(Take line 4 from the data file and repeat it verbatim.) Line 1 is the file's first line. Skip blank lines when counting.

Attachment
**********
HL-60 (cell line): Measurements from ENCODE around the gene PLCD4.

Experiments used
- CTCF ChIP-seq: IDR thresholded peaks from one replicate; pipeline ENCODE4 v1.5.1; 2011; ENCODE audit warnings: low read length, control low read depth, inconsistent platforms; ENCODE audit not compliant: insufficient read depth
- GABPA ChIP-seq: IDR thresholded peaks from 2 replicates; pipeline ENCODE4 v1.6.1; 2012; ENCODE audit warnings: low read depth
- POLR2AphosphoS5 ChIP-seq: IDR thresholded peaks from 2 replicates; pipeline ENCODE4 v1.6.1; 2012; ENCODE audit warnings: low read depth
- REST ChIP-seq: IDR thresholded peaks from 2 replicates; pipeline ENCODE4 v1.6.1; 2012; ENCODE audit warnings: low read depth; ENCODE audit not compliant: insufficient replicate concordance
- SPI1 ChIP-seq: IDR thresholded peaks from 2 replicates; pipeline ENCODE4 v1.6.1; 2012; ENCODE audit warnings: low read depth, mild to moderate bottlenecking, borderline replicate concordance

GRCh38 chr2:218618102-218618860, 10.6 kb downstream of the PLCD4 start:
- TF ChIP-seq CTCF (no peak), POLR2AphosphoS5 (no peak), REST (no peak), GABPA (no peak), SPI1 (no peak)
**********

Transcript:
- GABPA ChIP-seq: IDR thresholded peaks from 2 replicates; pipeline ENCODE4 v1.6.1; 2012; ENCODE audit warnings: low read depth